There's two hoops to jump through:
Start your VPN connection, the run 'route'. Here's what mine looks like
Kernel IP routing table
Destination Gateway Genmask Flags Metric Ref Use Iface
xxx.xxx.xx.xx 192.168.0.1 255.255.255.255 UGH 0 0 0 eth0
10.254.202.96 * 255.255.255.224 U 0 0 0 tun0
192.168.1.0 * 255.255.255.0 U 0 0 0 eth0
link-local * 255.255.0.0 U 1002 0 0 eth0
default * 0.0.0.0 U 0 0 0 tun0
That 'default' line is what routes all your traffic down the VPN (tun0), so you need to get rid of it. Doing that will mean that /nothing/ gets routed down the VPN or your Internet connection though, so you need to replace it with a rule for the VPN, and a rule for the Internet. My work's network is all 10.0.0.0 addresses (and there should be no 10.0.0.0 network addresses on the public Internet), so I add a route for 10.0.0.0/8 through tun0 (the VPN), and then add a default route for everything else through my Internet connection (eth0)
route del default
route add -net 10.0.0.0/8 tun0
route add default gw 192.168.0.1 eth0
(192.168.0.1 is my home ADSL router).
That's the routing taken care of. See if you can ping an IP on your work network, and an IP on the Internet.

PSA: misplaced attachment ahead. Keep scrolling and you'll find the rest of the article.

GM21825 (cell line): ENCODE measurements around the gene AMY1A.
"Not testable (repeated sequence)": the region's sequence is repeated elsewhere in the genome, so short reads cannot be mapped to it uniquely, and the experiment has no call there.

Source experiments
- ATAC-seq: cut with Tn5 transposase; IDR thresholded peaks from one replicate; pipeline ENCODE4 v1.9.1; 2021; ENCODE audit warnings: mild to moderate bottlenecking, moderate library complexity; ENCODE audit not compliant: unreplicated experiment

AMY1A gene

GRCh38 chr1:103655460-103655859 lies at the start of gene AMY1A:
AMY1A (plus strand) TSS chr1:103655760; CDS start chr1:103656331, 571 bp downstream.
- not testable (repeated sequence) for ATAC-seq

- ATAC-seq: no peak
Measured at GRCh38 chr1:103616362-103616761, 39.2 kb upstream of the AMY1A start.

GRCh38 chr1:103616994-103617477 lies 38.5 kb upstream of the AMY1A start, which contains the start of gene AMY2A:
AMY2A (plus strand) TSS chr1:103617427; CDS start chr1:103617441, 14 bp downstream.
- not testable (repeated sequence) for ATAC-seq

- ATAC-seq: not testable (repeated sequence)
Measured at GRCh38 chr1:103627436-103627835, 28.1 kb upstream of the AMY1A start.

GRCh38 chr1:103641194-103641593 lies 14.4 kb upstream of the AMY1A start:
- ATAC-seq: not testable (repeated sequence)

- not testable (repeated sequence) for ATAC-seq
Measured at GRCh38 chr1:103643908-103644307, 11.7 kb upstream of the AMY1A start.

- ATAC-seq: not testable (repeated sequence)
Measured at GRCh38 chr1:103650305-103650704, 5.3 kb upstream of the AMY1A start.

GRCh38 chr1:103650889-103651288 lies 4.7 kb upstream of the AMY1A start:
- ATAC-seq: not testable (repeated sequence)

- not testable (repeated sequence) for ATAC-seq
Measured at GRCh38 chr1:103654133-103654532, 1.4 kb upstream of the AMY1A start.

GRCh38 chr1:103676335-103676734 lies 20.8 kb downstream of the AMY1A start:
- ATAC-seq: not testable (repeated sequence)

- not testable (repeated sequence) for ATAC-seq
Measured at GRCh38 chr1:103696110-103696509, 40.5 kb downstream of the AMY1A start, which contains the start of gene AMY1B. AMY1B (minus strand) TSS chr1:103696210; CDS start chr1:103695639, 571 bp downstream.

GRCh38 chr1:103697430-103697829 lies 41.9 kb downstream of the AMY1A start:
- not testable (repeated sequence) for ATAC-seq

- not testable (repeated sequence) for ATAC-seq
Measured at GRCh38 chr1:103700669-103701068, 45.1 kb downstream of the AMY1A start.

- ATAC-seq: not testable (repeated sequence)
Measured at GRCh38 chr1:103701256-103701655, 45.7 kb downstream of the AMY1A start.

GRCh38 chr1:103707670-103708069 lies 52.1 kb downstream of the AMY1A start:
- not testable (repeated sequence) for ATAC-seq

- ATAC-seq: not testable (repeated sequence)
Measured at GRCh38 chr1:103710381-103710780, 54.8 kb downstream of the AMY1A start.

While the VPN is still open, and you've done the above, see if you can ping google.com . If you get an 'unknown host google.com', then read on, otherwise that should be you good to go.
Your VPN client will have replaced your normal internet DNS servers with its own DNS. Since you're VPN'ing into a firewalled network, it's likely that the VPN DNS server won't resolve Internet addresses, so you'll have to fix that. Close the VPN connection, if you haven't already, and copy /etc/resolv.conf to /etc/resolv.conf.home . Then start the VPN connection again and copy /etc/resolv.conf.home over the top of /etc/resolv.conf and you should be able to resolve Internet addresses again. Unfortunately, you won't be able to resolve addresses for your work network any more, so you'll have to use IP addresses to get to your desktop machine etc (or you can add addresses and names to /etc/hosts).
Post your 'route' outputs before and after connecting if you can't get it to work and we'll see if there's any tweaks that need to be made to the routes.
N.B. Doing all of this may well be a violation of the security policy for the network - you're basically putting an Internet facing machine into a firewalled network, and the network admins probably won't like that. Tread carefully.